. . . compiled my first draft of a small spirituality book, Wrestle the Angel. It's got stuff you may have read before on here, and stuff you haven't. Perhaps it will get published. Perhaps it will help people. I really like writing and it was completely invigorating to work on.

. . . redesigned my blog and written two posts in two days! Woot!

. . . started getting a renewed hankering for sewing that will probably begin next week when I don't have the kids (we've switched to a 7 day on/off schedule and it is so much better than 3.5). I need to finish some curtains for my boyfriend's room (they are awesome, they have little samurais and geishas in the mist of cherry blossoms - but I am counterbalancing their slightly feminine asian nature with dark brown canvas material). I need to sew some curtains for my living room because I'm tired of my windows feeling like the all-seeing Eye of Sauron at night. And I think I might make myself a spring jacket that looks something like Mary Crawley from Downton Abbey would wear if she was a woman today.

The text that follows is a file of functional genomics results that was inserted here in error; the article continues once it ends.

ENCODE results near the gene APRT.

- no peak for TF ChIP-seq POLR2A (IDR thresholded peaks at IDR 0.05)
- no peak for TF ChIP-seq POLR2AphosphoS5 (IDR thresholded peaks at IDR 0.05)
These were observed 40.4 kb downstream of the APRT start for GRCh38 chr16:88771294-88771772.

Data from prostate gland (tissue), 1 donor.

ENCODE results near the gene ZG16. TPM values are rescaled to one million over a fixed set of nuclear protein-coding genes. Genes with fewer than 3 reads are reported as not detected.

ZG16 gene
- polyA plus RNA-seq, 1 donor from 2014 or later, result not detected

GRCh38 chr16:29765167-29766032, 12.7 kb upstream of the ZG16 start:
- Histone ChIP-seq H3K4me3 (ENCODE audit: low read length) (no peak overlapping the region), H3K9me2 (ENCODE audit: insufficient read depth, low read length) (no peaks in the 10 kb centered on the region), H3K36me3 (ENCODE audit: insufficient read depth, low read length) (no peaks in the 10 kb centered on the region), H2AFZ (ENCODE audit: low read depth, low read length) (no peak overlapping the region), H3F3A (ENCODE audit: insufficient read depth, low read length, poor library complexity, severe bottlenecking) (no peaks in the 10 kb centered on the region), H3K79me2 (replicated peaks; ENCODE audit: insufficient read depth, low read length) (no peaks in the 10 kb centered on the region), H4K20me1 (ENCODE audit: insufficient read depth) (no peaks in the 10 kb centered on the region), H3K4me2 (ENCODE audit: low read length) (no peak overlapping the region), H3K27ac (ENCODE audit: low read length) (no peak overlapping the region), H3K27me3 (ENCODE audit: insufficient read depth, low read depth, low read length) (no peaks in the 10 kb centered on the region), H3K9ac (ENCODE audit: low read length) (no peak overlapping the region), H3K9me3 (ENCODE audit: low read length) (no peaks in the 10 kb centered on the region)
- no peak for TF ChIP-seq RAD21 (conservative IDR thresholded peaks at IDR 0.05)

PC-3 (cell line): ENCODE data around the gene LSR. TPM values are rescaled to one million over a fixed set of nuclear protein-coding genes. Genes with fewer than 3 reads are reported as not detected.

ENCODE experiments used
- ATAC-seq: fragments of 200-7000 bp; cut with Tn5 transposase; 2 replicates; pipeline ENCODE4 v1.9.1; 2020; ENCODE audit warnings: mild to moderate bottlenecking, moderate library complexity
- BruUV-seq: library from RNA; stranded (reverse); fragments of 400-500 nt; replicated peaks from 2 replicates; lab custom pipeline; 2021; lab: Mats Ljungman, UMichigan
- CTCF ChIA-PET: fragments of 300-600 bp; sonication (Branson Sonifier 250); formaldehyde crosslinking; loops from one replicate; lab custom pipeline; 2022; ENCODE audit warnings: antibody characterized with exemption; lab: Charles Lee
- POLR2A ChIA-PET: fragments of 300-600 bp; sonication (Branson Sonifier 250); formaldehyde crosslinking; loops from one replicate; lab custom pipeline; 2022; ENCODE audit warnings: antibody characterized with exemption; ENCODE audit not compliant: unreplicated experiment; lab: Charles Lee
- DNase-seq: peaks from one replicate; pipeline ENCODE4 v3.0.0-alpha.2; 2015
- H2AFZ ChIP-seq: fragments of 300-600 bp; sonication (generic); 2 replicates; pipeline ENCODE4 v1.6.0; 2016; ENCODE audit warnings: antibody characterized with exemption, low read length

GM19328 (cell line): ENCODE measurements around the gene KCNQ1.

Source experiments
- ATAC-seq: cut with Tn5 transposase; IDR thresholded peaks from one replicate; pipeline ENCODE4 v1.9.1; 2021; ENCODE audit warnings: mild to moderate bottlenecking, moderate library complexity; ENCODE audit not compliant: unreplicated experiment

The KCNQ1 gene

I put three pictures of snails on here so that the message hits home visually. Triune repetition for meditative profundity. Look at them. So slow and beautiful. It's fascinating to me that one of the slowest, smallest creatures carries a shell on its back that symbolizes growth of the soul - the same pattern as a chambered nautilus.
Slowing down speeds you up inside. This was the best aspect of homeschooling as a kid - you get your work done, and then you get to explore vocational and hobby stirrings for the rest of your day. This is what helped me become a writer at a young age. This is how grown-ups figure out how to make a career shift or how to create something to bless your little world and/or the big world: by carving out a little Nothing time and letting your heart lead you. Make sure you are wearing pajamas or loungewear while you're at it.

*p.s. My Vera Bradley pattern showed up in the New Girl tv show as something Zoey Deschanel's character owned. I was tickled by the benediction: creative spazzes, be bold with your florals! (the little snails are pink and are crawling just above the border...)